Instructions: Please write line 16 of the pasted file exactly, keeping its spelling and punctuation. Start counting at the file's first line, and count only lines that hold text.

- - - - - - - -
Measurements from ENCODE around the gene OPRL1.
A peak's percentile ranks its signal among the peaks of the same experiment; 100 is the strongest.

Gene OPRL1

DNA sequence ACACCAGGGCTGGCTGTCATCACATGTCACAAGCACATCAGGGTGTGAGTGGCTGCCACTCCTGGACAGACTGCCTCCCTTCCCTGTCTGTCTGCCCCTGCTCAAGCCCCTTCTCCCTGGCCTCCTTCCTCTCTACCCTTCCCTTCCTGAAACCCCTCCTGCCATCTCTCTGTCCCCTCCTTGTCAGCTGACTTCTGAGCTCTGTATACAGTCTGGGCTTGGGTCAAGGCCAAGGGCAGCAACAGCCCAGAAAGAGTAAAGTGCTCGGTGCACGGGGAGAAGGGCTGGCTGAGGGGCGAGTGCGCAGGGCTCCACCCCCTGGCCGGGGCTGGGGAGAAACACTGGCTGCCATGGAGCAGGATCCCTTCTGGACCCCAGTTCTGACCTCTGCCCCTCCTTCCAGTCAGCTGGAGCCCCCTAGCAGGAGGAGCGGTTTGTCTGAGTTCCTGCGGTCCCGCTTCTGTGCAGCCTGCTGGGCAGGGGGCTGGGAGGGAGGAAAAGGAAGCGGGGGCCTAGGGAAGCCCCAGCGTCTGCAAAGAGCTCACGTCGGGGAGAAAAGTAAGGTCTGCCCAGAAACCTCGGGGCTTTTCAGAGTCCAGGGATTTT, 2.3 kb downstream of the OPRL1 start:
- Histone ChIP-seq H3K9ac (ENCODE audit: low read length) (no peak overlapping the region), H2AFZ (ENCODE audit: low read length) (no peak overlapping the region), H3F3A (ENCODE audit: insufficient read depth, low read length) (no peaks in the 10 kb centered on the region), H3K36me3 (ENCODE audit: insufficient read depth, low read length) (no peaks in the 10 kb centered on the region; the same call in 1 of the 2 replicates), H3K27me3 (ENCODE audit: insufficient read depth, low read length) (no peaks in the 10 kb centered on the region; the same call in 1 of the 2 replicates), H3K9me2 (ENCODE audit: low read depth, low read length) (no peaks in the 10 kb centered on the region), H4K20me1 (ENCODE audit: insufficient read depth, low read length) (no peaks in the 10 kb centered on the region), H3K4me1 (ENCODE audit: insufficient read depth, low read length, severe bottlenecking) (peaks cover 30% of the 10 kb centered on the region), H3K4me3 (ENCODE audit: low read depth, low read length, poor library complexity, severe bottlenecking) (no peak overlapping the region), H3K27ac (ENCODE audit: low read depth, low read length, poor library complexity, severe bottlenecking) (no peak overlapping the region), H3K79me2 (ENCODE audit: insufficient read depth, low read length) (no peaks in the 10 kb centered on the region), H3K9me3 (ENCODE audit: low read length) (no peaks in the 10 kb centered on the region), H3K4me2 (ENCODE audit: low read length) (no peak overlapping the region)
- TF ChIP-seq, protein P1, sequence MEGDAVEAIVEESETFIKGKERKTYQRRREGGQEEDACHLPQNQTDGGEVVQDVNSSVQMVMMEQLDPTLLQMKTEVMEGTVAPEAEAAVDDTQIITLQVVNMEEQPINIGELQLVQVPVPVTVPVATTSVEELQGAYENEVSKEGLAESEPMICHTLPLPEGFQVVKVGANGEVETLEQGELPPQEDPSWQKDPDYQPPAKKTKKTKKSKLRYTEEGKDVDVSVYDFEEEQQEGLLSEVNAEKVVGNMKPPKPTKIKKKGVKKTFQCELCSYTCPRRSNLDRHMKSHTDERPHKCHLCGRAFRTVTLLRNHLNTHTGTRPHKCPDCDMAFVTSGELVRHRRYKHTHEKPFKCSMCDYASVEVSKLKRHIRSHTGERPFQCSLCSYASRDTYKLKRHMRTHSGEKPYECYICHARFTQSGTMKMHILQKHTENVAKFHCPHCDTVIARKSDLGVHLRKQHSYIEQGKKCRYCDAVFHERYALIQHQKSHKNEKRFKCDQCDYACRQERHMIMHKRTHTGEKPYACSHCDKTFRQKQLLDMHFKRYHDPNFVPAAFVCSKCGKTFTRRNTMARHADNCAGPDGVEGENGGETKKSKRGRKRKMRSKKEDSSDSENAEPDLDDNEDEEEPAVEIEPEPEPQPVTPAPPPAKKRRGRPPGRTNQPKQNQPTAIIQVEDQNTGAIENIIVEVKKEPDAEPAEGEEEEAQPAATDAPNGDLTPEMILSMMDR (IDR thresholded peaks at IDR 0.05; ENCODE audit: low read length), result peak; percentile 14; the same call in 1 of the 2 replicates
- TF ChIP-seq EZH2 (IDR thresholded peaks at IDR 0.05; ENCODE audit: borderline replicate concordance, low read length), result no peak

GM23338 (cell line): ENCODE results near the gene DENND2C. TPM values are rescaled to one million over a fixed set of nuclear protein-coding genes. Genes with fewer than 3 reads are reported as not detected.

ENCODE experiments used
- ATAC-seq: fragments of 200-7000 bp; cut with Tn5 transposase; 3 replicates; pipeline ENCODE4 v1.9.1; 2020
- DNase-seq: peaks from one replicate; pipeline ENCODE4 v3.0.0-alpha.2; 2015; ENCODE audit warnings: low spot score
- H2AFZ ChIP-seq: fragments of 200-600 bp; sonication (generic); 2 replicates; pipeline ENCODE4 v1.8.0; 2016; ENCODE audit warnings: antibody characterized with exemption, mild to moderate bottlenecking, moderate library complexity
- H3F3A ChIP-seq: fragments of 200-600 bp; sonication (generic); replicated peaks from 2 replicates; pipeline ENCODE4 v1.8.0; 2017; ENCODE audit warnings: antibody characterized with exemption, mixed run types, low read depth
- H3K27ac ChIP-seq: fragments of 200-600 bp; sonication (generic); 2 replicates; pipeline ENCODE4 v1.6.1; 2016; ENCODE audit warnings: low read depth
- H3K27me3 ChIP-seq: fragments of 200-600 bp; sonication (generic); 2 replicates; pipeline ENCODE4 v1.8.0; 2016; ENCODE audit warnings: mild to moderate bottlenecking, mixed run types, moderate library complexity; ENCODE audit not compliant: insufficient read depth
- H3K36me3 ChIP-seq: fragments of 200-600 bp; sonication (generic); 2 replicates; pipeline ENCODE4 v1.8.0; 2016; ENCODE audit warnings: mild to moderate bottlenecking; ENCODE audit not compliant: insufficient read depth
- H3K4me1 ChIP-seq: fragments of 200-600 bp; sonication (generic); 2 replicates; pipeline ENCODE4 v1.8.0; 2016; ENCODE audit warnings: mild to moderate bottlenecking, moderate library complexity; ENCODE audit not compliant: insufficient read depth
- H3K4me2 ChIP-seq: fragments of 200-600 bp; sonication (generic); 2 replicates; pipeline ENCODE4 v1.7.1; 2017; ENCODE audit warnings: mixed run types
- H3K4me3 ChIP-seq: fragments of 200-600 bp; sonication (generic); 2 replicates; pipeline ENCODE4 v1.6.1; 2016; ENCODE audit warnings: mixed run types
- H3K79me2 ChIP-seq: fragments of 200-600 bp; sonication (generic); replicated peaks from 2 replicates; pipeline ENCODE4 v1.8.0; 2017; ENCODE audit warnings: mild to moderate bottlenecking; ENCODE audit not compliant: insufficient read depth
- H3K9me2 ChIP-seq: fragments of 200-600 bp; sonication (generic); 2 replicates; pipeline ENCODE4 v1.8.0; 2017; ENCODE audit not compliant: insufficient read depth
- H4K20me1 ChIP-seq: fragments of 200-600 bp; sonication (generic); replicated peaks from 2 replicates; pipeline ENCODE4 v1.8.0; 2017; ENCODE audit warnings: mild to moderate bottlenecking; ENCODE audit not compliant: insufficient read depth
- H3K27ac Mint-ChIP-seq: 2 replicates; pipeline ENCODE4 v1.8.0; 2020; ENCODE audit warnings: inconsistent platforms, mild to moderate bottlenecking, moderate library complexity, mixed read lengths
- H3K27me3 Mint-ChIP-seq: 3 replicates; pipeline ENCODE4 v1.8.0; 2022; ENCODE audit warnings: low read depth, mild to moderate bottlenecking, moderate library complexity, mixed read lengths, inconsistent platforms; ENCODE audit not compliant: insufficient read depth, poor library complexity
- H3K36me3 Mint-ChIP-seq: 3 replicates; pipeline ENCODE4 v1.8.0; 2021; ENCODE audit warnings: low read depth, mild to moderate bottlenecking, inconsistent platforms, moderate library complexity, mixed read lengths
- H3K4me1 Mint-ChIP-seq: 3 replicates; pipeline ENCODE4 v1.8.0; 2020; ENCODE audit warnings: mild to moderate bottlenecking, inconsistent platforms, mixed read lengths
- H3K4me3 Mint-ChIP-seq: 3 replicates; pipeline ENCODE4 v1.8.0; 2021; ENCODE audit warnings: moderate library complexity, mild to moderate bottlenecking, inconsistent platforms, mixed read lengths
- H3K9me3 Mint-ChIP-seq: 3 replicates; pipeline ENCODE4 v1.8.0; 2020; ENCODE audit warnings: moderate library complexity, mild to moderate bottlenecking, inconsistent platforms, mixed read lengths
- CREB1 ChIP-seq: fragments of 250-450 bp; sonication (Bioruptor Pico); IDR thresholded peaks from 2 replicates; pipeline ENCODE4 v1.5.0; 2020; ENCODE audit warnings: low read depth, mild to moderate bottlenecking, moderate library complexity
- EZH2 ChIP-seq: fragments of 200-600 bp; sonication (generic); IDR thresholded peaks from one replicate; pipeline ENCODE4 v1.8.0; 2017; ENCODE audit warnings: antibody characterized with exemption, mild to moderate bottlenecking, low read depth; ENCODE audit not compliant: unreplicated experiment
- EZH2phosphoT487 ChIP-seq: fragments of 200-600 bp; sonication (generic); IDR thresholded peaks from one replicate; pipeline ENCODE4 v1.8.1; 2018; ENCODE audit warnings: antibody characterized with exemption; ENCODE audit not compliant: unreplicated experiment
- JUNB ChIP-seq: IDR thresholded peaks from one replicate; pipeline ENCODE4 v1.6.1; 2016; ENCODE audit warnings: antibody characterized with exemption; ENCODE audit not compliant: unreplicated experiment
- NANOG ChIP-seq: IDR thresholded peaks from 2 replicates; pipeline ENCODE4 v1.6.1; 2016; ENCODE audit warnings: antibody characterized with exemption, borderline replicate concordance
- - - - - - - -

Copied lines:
- H3K36me3 ChIP-seq: fragments of 200-600 bp; sonication (generic); 2 replicates; pipeline ENCODE4 v1.8.0; 2016; ENCODE audit warnings: mild to moderate bottlenecking; ENCODE audit not compliant: insufficient read depth